Founded in 1929 by Dwight and Maie Heard, the Heard Museum in Phoenix is dedicated to the authentic and accurate portrayal of the arts and cultures of Native peoples by successfully combining the beauty of art with the stories of American Indian people from their personal perspectives. Internationally renowned for the exceptional quality of its collections, world-class exhibitions, innovative educational programs, the Heard Museum provides visitors with a unique perspective and insight into the art and cultures of Native people, particularly those from the Southwest.
The Heard Museum art collection features more than 40,000 objects that focus and highlight the lives of Native peoples, particularly those from the Southwest. The two focal areas of the collection range from contemporary Native fine art from North America, and cultural groups from the Greater Southwest, both of which feature exceptional items such as Hopi katsina dolls, Navajo textiles, baskets, ceramics, and Navajo and Zuni jewelry. There are also more than 4,000 artworks ranging from the 20th century American Indian Fine Art Movement to the present and include superb works by extraordinary historical and contemporary American Indian artists.
The Heard Museum offers a variety of customized educational programs and learning experiences for school groups, children, and adult learners both at the museum and off-site, as well as supplying teachers with a range of excellent resources to add to their distinctive classroom curricula.
Hands-on children’s educational tours and school tours of several museum galleries are available for grades K-12, as well as individual and private tours if required. The museum’s interactive galleries offer interactive fun for children, and ‘kids-at-heart’ and boast many unique cultural learning opportunities for both children and their parents.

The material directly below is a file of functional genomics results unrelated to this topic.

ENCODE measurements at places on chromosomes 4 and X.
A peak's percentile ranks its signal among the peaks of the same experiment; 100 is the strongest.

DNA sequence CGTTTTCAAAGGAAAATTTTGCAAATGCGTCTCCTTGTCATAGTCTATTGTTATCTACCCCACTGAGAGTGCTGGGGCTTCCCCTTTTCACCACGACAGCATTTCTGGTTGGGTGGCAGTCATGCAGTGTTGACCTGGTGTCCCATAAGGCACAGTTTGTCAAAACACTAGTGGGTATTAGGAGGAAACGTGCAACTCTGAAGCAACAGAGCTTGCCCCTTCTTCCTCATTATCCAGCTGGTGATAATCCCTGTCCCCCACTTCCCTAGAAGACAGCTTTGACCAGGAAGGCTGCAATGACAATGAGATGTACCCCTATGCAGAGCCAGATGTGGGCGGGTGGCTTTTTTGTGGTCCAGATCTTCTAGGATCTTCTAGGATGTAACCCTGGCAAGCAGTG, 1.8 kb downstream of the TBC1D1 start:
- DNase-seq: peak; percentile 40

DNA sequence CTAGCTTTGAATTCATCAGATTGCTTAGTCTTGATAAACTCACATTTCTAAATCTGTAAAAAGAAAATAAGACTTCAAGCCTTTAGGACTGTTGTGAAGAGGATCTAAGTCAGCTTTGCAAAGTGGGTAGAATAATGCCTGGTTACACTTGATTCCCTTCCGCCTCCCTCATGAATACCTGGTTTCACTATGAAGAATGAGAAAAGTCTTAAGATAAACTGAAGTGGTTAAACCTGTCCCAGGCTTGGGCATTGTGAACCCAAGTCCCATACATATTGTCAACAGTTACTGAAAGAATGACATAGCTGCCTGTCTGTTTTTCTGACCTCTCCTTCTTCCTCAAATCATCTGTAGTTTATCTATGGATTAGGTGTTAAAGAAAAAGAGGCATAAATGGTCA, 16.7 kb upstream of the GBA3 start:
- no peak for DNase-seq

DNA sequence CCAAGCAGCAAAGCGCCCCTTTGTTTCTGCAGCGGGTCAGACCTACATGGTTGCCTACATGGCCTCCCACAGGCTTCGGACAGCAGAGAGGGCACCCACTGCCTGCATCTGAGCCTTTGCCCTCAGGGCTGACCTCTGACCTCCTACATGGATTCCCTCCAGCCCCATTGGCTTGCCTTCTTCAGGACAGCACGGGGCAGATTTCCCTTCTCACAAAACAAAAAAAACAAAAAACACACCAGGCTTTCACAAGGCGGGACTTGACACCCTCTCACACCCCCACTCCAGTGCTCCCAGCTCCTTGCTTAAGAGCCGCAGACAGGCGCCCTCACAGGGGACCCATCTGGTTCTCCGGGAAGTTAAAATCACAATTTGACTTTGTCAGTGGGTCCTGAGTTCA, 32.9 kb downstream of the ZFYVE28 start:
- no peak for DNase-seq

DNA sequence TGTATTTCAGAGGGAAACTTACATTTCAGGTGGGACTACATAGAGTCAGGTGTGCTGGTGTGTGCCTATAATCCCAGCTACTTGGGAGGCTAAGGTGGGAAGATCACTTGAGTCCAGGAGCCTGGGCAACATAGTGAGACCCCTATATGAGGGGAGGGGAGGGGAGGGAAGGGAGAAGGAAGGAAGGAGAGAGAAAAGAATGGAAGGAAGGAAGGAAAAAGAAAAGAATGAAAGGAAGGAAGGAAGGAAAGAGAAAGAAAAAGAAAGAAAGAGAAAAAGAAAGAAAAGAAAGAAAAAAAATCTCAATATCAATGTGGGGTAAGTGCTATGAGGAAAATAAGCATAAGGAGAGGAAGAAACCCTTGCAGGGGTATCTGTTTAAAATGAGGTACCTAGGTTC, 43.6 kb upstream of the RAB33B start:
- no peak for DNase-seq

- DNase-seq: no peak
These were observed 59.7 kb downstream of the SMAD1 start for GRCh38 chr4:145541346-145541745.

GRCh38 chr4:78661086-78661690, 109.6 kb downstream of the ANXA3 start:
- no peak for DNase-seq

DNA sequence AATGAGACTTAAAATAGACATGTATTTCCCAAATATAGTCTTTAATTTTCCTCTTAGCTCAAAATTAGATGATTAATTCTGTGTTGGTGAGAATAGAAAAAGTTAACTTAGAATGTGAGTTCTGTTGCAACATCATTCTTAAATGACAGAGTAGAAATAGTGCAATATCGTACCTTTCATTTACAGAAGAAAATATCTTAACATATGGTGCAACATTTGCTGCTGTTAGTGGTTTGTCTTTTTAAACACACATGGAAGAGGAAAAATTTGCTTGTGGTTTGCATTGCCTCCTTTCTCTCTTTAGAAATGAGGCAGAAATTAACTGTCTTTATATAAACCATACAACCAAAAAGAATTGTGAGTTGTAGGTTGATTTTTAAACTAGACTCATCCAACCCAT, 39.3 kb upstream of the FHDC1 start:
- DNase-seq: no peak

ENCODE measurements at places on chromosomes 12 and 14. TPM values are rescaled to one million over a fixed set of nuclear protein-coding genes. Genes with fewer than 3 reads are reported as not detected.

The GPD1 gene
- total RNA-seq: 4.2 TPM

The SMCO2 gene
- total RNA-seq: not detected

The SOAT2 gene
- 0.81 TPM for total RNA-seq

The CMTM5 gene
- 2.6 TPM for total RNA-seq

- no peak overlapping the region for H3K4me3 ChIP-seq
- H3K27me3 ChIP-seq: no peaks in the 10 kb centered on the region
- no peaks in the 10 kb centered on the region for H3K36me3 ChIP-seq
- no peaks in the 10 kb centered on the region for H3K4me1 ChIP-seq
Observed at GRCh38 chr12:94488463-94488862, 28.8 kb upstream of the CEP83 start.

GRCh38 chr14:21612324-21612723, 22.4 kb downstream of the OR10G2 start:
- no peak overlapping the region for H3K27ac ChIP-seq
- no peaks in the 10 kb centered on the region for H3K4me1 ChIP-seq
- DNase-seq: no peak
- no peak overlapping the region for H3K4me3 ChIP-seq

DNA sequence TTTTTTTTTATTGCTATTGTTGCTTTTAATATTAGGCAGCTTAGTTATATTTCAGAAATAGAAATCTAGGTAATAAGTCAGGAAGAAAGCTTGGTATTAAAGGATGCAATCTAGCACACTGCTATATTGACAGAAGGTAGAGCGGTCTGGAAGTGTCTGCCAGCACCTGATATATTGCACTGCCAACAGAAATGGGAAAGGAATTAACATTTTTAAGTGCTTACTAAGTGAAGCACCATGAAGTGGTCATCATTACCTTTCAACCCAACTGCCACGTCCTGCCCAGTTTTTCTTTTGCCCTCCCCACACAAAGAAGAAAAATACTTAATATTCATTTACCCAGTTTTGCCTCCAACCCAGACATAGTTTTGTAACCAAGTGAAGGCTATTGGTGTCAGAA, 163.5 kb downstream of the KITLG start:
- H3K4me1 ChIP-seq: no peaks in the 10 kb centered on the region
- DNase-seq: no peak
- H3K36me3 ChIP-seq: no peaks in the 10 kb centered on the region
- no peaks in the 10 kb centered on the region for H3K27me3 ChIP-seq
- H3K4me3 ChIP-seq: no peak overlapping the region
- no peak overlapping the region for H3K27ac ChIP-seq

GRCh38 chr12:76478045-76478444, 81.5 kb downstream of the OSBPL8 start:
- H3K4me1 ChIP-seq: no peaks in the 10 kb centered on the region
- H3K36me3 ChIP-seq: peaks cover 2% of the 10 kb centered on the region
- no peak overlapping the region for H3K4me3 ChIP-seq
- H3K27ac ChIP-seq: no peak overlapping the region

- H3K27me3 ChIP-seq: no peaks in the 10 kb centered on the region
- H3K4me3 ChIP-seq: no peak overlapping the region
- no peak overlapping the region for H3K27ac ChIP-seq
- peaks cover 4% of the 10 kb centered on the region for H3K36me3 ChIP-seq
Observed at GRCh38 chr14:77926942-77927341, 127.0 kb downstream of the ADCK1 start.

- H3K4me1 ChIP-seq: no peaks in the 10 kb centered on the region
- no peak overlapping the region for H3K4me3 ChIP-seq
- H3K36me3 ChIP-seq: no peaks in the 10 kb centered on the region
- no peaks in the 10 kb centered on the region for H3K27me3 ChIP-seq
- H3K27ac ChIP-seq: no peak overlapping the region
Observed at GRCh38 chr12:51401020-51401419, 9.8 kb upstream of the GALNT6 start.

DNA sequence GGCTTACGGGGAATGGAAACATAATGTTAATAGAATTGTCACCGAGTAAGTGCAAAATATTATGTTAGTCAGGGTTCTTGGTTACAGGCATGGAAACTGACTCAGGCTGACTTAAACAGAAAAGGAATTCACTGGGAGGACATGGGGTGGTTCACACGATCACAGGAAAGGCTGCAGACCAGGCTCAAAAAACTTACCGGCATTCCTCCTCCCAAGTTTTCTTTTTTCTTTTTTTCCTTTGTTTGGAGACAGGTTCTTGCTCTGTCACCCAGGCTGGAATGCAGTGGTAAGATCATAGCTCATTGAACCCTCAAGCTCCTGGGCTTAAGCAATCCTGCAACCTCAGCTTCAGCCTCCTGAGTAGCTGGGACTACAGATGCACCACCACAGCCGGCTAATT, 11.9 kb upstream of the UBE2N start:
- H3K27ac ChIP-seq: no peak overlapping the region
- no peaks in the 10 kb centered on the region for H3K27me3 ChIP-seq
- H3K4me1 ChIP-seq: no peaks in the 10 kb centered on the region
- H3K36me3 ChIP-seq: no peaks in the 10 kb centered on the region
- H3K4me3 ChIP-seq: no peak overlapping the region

The Heard Museum is home to the Billie Jane Baguley Library and Archives — a comprehensive research facility that provides an extensive array of information about indigenous art and cultures from around the world. The Library also offers an unparalleled resource collection on almost 25,000 American Indian artists through a vast collection of books, periodicals, papers, biographies and more. The Library and Archives collections include American Indian artists’ biographical resources, American Indian art and culture of the Southwest, and American Indian fine arts, as well as Inuit art and culture, indigenous arts of Oceania, Africa, and Asia, and general anthropology and history. Other collections include creative writing and a variety of Native Studies, and Museum Studies and library and archival sciences.
The Heard Museum is located at 2301 North Central Avenue in Phoenix and is open every day from 9:00 am to 5:00 pm. The Museum offers daily guided public tours that are included with admission and are led by experienced docents who explore the artists, cultures, and artwork featured in the museum’s galleries, as well as the signature exhibit ‘HOME: Native Peoples in the Southwest.’ The Museum also offers personal guided tours and individual experiences, as well as school and group tours, with lunch packages available.
The Heard Museum has several on-site shops that sell a variety of authentic Native American art and artworks, as well as specialty items, books, and gifts. The stores help to promote American Indian cultural by providing a platform for American Indian artists to display and sell their art, and in turn educate the public about it. The Heard Museum Shop sells an array of American Indian jewelry, basketry, pottery, sculpture, paintings, katsina dolls, and weavings, and Books & More offers a wide selection of books about American Indian art and its history, as well as numerous children’s titles, cooking books and travelogues.
The Courtyard Café serves excellent Southwest-inspired fare in a relaxed atmosphere within the Museum. Tuck into freshly prepared salads, sandwiches, and hot entrées, many of which feature American Indian and locally sourced organic ingredients, accompanied by a variety of beverages and soft drinks. Specialty coffees, sweet treats, and grab-and-go snacks can be ordered from the Coffee Cantina.
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2301 North Central Avenue, Phoenix, AZ 85004, Phone: 602-252-8840